The earliest extant structure belonging to the
Mughal Period in Lahore is believed to be the
Baradari (pavilion) of Mirza Kamran, son of Babur
the Chaghatai, the founder of the Mughal Kingdom in
India. Mirza Kamran was a step brother of Emperor
Humayun and the first Mughal Governor of Lahore. The
baradari was part of the garden laid out by Kamran,
where he received his father, the emperor Babur, on
his visit to Lahore.
It was in Mirza Kamran's garden that the first-born
of Emperor Jahangir, a rebellious Khusraw, was
brought into the former's presence, "weeping and
trembling......his hands tied and chains on his
legs from the left side after the manner of Chingiz
Khan," and Jahangir, in no mood to show leniency,
declared, "Kingship regards neither son nor
son-in-law. No one is a relation to a king."
Until the 18th century, the garden remained a
recreational place for the Mughal imperial family,
when the emperor and his entourage would arrive here
by boat to enjoy the verdant scenery.
If you would like to visit the historic setting, it
is best to combine it with a visit to Shahdara,
since it is reached from the south end of a
comparatively new bridge linking Lahore with
It was originally built on the right bank of the
river Ravi but now stands in the middle, unaffected
by the ebb and flow of the river. At the
beginning of the bridge a flight of steps leads down
to the river bed,
from where one can hire a boat for a trip to the
baradari, visible on the left in the centre of the
river Ravi. The riverbed is often dry, and
you should be prepared to walk some of the distance
to the monument.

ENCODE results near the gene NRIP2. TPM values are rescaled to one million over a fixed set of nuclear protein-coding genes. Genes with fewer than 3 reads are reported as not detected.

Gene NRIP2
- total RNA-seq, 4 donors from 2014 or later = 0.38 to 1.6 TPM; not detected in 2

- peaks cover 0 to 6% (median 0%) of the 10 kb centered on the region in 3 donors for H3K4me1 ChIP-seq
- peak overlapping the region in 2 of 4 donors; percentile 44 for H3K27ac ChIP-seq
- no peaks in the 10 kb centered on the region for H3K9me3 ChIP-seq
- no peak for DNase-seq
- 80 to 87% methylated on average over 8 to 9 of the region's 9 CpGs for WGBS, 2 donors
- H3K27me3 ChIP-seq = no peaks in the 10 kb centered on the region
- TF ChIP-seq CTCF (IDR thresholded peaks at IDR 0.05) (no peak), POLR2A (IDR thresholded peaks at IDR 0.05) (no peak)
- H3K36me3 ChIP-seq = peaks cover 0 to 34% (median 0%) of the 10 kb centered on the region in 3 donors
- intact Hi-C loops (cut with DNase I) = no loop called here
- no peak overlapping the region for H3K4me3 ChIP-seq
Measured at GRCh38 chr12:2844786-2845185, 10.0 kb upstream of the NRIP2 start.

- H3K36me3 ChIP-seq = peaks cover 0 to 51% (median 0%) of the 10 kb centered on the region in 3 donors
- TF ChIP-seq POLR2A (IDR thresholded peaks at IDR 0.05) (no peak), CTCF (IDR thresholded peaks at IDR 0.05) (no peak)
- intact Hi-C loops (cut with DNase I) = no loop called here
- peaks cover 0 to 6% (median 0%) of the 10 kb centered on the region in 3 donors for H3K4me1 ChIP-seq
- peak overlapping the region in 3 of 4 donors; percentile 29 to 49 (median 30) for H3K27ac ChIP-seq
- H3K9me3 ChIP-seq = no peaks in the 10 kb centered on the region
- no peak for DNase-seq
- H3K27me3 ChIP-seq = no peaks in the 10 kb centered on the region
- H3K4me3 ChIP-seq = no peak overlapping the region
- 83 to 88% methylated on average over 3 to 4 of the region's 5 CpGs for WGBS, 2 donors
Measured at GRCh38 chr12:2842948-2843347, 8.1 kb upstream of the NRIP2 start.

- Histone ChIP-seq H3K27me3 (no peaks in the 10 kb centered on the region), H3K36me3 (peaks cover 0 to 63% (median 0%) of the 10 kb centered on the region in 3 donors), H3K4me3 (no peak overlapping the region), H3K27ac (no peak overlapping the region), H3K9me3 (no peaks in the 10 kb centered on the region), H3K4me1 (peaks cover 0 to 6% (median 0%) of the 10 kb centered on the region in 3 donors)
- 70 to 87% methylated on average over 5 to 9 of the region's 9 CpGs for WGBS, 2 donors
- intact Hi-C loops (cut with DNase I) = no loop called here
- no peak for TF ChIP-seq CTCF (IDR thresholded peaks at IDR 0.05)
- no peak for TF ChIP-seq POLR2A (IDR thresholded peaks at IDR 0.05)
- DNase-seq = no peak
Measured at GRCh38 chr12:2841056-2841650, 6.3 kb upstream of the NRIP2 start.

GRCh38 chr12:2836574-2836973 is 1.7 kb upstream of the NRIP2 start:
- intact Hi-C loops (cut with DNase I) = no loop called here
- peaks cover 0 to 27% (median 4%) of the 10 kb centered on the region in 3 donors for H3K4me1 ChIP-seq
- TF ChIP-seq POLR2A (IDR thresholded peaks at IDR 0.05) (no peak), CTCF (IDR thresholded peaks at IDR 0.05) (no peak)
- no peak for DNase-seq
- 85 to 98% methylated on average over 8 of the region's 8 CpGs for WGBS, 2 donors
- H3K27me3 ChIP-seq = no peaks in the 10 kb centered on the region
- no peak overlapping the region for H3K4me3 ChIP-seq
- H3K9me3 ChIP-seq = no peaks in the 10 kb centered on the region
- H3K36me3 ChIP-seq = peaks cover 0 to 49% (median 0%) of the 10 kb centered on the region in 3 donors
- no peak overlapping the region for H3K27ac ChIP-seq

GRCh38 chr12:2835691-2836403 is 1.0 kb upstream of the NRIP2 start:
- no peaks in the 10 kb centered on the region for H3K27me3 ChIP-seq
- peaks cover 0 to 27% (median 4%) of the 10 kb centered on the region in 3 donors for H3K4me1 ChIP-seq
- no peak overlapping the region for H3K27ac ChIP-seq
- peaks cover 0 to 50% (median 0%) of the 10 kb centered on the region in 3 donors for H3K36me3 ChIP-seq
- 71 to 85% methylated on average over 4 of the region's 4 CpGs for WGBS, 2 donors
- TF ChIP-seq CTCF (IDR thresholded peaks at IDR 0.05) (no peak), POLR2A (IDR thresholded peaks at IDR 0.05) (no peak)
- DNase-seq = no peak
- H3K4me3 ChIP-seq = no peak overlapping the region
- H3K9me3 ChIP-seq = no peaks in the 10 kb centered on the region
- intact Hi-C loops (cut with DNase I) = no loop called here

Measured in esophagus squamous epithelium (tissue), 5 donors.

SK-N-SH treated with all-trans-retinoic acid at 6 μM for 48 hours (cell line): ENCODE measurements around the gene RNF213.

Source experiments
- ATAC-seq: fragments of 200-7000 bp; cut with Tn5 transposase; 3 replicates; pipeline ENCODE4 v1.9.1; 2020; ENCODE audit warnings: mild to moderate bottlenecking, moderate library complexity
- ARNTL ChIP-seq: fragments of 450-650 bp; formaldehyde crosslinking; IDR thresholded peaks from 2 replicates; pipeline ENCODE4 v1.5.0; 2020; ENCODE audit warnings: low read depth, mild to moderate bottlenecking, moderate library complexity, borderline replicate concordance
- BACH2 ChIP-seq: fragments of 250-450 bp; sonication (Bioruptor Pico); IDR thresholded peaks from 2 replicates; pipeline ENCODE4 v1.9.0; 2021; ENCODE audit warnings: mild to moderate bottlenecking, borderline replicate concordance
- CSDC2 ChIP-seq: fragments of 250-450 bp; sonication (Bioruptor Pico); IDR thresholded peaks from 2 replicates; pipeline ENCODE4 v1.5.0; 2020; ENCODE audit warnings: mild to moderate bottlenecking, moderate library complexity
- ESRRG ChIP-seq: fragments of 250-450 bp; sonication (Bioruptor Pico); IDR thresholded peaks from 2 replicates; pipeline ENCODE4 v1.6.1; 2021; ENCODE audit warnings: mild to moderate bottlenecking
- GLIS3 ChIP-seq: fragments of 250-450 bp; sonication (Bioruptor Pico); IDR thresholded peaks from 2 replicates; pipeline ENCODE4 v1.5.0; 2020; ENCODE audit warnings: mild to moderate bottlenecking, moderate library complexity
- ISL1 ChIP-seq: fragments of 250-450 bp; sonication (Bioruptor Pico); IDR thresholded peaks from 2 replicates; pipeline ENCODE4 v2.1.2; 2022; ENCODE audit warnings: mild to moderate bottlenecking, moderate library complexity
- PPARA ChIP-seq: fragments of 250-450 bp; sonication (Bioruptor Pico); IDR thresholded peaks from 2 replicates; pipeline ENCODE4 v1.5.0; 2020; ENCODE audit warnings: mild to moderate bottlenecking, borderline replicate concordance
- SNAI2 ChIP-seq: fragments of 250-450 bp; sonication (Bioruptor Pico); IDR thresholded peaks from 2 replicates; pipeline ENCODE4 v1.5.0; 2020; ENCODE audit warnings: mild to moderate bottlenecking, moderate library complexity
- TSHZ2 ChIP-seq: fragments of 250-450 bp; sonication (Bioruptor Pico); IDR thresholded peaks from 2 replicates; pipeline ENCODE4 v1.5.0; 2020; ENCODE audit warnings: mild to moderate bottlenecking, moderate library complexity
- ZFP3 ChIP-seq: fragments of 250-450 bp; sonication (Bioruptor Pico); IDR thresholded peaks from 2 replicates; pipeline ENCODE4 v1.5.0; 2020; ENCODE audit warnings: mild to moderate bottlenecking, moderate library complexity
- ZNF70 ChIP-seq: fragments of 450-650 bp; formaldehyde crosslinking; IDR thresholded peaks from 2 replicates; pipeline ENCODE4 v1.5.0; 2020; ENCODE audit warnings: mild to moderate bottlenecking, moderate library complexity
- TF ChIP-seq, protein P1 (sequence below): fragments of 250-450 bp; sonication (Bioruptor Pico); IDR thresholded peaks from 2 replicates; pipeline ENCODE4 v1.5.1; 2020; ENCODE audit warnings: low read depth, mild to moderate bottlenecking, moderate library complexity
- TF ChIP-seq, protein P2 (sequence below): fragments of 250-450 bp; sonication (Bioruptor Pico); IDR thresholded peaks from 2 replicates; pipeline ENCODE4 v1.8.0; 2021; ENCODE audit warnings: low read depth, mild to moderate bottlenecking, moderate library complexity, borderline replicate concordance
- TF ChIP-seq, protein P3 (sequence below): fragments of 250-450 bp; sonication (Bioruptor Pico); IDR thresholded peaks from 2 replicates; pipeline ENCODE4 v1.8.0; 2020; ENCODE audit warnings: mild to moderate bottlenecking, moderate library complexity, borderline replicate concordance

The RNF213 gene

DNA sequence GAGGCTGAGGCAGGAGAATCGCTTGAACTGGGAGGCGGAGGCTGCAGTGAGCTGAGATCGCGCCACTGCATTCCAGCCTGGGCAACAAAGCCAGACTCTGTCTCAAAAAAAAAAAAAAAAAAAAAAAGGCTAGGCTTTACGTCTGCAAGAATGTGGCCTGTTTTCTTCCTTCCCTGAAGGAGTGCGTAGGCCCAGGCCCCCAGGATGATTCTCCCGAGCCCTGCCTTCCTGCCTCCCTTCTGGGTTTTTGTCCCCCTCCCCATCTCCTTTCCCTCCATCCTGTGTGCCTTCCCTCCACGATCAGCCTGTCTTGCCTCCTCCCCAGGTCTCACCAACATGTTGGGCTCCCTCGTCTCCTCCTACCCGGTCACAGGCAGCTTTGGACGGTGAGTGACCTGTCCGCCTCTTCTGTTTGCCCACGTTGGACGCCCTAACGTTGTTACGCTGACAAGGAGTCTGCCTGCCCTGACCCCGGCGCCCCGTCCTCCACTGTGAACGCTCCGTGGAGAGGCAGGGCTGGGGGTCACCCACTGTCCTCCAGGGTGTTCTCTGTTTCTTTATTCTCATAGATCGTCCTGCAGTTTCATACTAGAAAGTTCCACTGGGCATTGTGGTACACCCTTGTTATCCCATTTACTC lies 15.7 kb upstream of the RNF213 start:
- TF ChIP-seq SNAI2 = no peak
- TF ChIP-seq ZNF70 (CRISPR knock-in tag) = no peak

The baradari structure itself is a testimony to the
engineering skill of Mughal builders. At the end of
19th century, Latif recorded "for more than half a
century has the impetuous current of the ancient
Ravi struggled to annihilate its walls, whose feet
it washed, but with the exception of a portion
washed away at a time beyond the memory of the
living generation, the edifice stands quite
unaffected by the ebb and flow of the majestic
river." The river that once flowed close to the city
walls changed course during the first half of the
18th century, and destroyed the edifices and gardens
laid by Mughal nobility.
Mirza Kamran's garden shared the same fate, although
a few traces of old garden paths can still be seen.
The structure built of massive brick masonry,
consists of an octagonal central chamber 24' wide,
and four corner octagonal rooms 11' wide, the core
encircled by an 11' wide arcaded veranda. The 80'
sides of the square structure are punctured by 5
cusped arches—a central 17'6" wide arch flanked by
two 9' arches on each side. Almost half of the
northern portion has been washed away and has been
totally reconstructed, and so have the decorative
features; due to which the original character of the
monument has been compromised—an example of
over-zealous 'restoration' in a attempt to preserve.
courtesy of Loh Kot Heritage and Cultural Society